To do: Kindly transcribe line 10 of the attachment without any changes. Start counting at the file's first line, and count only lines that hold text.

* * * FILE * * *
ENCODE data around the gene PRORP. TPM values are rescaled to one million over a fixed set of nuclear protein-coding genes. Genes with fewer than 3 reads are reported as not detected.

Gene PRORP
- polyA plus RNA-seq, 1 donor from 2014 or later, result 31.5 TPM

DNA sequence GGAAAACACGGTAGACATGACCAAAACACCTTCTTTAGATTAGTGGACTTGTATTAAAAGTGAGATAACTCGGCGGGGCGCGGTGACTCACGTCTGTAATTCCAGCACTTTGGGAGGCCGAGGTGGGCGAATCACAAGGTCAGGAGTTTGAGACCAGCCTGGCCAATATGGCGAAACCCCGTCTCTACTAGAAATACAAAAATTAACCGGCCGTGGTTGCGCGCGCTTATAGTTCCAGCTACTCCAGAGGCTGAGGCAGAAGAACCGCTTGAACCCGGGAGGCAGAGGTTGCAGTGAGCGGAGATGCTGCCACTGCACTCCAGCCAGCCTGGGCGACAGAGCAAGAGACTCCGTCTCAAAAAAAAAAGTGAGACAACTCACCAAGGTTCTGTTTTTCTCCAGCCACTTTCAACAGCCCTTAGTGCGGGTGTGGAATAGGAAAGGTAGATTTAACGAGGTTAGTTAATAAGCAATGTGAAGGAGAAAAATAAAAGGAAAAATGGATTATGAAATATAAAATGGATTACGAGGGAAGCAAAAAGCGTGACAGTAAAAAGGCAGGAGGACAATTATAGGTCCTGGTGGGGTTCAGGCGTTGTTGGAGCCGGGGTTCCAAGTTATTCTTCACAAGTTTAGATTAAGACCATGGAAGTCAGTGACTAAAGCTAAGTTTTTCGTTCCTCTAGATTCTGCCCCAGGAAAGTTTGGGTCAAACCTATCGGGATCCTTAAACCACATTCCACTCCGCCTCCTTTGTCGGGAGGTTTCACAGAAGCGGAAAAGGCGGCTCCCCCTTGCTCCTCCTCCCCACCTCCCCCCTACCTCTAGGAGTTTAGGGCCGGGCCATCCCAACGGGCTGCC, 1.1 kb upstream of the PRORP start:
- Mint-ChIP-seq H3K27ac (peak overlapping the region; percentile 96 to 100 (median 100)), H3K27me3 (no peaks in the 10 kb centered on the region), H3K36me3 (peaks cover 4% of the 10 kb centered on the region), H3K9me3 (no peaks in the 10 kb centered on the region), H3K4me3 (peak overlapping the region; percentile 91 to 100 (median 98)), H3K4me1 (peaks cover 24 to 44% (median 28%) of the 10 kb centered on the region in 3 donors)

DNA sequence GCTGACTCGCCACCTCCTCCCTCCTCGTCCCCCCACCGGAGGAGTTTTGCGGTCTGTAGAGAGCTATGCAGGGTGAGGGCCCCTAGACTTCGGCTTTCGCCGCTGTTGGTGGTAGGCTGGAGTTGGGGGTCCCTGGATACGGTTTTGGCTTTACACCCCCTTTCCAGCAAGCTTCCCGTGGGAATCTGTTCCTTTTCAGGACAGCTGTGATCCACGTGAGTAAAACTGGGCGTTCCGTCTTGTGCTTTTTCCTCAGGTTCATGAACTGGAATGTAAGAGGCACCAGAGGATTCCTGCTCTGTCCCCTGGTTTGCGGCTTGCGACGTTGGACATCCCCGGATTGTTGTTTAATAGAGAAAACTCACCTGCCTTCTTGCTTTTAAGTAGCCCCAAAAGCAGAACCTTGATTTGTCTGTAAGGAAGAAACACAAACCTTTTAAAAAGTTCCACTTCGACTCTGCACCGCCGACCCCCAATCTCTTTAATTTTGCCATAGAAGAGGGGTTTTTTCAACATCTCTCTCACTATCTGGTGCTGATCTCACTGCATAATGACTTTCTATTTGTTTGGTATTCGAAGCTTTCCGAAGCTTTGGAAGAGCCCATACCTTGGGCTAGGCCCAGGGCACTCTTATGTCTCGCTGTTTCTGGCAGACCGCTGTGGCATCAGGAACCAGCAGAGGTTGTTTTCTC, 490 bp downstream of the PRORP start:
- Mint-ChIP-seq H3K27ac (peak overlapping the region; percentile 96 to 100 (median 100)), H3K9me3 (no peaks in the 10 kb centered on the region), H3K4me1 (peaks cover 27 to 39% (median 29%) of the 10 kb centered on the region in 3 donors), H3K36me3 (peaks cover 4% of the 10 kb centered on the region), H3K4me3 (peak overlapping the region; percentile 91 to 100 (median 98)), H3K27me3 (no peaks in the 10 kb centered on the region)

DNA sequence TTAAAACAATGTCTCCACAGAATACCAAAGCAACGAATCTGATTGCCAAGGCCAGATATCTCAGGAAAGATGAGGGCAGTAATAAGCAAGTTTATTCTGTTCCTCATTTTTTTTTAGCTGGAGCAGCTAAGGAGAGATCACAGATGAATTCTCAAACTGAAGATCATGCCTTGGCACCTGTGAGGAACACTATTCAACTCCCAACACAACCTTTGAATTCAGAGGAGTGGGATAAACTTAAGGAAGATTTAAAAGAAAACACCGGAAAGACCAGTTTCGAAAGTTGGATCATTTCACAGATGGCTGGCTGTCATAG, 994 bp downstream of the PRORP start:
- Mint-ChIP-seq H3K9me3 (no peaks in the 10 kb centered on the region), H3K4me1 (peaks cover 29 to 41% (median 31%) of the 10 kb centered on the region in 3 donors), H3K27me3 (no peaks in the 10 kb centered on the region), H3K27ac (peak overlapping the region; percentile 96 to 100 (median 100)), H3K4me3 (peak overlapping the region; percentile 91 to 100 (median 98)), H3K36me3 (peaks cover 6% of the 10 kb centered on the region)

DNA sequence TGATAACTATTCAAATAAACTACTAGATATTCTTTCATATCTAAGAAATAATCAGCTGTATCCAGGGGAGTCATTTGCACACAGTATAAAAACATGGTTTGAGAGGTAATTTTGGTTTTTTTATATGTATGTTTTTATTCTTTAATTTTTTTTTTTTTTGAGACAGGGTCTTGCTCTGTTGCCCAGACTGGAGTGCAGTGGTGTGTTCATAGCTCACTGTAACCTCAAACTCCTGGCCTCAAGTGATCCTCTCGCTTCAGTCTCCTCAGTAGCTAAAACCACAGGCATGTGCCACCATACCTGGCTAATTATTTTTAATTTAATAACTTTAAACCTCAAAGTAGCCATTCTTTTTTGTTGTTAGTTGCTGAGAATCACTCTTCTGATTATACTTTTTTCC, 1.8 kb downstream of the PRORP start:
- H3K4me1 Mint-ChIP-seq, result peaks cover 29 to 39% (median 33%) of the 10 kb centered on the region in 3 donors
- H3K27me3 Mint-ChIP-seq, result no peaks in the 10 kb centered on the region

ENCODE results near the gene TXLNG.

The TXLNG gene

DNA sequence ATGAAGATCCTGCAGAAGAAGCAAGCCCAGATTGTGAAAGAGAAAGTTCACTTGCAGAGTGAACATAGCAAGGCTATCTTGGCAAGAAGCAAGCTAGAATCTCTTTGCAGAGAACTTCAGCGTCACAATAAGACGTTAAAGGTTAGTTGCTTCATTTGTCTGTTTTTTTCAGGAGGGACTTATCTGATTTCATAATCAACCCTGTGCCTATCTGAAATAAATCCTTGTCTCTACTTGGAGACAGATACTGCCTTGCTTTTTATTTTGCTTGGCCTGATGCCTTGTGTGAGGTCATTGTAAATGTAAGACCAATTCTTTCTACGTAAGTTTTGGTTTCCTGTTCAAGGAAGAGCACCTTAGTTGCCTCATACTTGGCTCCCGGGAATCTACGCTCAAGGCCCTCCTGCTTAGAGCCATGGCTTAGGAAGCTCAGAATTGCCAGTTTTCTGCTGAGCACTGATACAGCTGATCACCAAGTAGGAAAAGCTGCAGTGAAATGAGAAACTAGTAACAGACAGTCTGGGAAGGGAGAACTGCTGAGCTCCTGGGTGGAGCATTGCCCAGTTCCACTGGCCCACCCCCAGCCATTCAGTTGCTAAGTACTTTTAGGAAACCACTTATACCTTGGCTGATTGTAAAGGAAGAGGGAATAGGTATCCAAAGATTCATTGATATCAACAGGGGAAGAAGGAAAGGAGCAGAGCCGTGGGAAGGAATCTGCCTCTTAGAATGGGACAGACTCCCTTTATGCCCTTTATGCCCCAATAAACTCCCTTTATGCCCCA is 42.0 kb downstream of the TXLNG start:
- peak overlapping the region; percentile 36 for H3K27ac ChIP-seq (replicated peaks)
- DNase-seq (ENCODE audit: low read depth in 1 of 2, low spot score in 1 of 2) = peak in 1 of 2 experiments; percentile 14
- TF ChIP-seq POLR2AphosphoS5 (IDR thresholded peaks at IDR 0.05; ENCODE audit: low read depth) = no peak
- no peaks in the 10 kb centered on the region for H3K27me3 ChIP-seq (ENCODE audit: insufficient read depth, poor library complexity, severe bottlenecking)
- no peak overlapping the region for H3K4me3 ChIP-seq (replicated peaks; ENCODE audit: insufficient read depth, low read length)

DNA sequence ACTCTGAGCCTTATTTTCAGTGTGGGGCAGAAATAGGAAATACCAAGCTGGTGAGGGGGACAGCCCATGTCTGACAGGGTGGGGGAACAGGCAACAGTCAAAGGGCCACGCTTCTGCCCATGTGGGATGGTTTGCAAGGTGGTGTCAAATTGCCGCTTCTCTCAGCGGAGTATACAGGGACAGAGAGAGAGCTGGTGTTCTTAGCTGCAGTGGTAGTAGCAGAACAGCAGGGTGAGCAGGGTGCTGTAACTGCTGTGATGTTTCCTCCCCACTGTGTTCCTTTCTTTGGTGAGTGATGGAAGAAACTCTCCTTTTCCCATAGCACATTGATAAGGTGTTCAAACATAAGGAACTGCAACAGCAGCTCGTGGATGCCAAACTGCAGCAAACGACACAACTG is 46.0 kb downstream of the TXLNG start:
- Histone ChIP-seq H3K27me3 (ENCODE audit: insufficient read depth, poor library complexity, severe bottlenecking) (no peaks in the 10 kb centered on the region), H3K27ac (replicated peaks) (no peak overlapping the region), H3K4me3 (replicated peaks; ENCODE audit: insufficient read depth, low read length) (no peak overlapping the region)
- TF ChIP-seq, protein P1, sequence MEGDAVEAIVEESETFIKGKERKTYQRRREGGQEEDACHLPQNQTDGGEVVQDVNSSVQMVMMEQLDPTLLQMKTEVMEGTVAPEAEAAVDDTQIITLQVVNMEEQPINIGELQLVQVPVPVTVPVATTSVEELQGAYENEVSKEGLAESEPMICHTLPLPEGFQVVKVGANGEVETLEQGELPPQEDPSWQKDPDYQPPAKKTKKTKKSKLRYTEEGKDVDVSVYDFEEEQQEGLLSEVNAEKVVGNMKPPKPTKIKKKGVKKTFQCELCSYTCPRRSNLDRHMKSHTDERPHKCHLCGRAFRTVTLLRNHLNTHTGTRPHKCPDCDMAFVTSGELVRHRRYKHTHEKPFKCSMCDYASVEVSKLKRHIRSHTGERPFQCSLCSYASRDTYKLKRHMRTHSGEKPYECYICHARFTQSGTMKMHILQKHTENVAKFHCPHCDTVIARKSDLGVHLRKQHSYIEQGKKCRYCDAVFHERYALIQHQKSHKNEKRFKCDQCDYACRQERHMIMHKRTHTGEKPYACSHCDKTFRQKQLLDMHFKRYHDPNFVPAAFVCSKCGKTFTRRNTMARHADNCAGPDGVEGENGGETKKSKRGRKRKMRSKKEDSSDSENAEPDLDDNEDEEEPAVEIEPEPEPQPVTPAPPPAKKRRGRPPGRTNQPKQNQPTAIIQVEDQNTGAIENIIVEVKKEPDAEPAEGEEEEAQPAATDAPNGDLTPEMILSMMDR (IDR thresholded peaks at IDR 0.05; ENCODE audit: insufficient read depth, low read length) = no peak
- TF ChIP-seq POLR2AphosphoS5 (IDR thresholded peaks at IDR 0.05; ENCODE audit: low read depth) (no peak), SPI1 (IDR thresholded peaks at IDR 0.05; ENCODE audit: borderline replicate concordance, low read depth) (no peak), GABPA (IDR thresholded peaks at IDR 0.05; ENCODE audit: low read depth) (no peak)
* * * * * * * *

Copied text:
DNA sequence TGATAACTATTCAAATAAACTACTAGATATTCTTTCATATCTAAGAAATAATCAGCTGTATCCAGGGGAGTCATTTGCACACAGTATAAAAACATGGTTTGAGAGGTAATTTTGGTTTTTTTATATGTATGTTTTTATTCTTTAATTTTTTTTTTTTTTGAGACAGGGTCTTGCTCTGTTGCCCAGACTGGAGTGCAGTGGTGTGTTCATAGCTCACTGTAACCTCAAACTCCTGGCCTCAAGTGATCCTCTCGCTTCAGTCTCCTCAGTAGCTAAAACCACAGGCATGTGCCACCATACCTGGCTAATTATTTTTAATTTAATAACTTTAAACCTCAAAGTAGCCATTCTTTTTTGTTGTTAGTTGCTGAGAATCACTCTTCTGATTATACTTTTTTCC, 1.8 kb downstream of the PRORP start: